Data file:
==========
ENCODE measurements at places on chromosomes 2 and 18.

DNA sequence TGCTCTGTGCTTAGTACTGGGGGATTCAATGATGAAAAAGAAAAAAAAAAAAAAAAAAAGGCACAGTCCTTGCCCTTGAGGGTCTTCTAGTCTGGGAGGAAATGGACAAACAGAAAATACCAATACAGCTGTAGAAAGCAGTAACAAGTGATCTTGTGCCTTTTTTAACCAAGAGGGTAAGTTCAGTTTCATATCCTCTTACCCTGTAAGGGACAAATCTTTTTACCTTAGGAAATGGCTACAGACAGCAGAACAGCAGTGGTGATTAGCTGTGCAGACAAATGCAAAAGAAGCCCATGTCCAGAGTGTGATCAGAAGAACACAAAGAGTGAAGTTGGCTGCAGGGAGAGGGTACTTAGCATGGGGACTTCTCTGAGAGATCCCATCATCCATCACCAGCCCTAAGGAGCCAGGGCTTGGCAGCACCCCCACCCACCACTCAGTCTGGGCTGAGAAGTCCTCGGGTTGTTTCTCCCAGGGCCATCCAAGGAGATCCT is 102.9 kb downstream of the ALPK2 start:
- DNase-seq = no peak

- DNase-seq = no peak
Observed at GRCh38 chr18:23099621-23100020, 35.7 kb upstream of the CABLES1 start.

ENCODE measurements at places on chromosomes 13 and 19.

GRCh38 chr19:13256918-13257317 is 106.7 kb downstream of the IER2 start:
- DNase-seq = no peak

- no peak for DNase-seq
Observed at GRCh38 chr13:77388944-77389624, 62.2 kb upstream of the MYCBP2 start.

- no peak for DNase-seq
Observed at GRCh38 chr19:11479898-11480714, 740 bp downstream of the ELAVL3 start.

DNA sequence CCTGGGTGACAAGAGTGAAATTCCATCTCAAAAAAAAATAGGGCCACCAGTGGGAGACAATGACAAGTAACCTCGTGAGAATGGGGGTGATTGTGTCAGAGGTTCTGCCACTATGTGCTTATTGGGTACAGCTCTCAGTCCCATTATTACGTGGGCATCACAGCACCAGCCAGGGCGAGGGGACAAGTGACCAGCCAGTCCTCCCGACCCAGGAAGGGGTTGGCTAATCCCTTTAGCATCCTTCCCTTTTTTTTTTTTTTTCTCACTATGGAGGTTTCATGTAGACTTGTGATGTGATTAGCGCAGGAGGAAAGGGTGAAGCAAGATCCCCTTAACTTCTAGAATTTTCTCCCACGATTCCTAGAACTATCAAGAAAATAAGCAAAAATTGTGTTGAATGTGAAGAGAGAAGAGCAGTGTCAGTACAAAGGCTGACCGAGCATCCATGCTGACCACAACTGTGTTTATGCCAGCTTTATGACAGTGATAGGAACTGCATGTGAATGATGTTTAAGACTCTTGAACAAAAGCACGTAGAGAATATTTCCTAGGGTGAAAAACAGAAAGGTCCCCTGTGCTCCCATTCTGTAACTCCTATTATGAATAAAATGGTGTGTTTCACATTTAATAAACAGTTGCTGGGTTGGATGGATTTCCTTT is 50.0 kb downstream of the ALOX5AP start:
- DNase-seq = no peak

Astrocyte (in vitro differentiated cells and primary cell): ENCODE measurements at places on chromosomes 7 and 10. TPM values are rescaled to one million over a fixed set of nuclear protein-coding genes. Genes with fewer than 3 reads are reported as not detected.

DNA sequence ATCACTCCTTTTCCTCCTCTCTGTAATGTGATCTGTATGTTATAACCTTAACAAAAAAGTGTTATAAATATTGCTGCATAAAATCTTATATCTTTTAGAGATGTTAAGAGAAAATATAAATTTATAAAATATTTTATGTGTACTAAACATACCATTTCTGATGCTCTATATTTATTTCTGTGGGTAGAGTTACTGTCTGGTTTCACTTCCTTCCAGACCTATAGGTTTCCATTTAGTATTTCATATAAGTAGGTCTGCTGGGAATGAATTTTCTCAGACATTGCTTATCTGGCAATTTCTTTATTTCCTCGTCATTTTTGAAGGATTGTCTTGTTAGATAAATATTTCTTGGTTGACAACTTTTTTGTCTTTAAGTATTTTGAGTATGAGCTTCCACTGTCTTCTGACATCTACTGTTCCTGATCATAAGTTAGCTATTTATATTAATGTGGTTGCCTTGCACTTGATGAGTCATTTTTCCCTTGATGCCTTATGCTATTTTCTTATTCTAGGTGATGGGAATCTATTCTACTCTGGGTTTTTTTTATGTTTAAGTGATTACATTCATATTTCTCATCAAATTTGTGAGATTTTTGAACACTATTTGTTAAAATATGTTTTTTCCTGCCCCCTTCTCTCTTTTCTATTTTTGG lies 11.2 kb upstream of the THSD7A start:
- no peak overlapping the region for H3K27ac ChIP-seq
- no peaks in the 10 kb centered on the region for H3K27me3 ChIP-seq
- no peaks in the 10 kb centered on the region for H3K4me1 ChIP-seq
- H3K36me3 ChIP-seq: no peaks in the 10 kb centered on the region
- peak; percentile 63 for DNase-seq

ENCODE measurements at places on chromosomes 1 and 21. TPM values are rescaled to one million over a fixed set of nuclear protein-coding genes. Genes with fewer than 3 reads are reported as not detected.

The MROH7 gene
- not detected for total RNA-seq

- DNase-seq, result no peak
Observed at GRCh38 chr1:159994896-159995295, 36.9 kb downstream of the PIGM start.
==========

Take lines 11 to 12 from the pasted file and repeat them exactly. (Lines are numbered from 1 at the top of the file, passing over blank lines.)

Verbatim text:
- no peak for DNase-seq
Observed at GRCh38 chr19:11479898-11480714, 740 bp downstream of the ELAVL3 start.